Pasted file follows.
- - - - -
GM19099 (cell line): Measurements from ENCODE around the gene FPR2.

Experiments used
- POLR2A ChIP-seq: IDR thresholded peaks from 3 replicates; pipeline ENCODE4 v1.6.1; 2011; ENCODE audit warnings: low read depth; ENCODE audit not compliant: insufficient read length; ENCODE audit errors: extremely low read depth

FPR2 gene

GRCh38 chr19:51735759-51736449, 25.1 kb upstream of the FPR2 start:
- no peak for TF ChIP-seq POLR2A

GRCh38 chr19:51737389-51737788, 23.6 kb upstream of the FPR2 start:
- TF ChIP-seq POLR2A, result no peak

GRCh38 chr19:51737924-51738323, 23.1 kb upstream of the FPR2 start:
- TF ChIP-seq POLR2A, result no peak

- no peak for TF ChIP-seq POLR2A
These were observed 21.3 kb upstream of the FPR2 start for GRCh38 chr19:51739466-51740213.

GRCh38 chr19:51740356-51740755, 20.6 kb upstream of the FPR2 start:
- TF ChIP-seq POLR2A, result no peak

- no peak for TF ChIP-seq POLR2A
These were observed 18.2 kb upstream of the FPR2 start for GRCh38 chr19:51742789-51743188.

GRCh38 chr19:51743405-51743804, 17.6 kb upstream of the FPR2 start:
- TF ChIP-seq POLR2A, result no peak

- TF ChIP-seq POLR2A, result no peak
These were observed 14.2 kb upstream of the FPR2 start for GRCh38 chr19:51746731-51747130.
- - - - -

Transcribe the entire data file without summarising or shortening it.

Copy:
GM19099 (cell line): Measurements from ENCODE around the gene FPR2.

Experiments used
- POLR2A ChIP-seq: IDR thresholded peaks from 3 replicates; pipeline ENCODE4 v1.6.1; 2011; ENCODE audit warnings: low read depth; ENCODE audit not compliant: insufficient read length; ENCODE audit errors: extremely low read depth

FPR2 gene

GRCh38 chr19:51735759-51736449, 25.1 kb upstream of the FPR2 start:
- no peak for TF ChIP-seq POLR2A

GRCh38 chr19:51737389-51737788, 23.6 kb upstream of the FPR2 start:
- TF ChIP-seq POLR2A, result no peak

GRCh38 chr19:51737924-51738323, 23.1 kb upstream of the FPR2 start:
- TF ChIP-seq POLR2A, result no peak

- no peak for TF ChIP-seq POLR2A
These were observed 21.3 kb upstream of the FPR2 start for GRCh38 chr19:51739466-51740213.

GRCh38 chr19:51740356-51740755, 20.6 kb upstream of the FPR2 start:
- TF ChIP-seq POLR2A, result no peak

- no peak for TF ChIP-seq POLR2A
These were observed 18.2 kb upstream of the FPR2 start for GRCh38 chr19:51742789-51743188.

GRCh38 chr19:51743405-51743804, 17.6 kb upstream of the FPR2 start:
- TF ChIP-seq POLR2A, result no peak

- TF ChIP-seq POLR2A, result no peak
These were observed 14.2 kb upstream of the FPR2 start for GRCh38 chr19:51746731-51747130.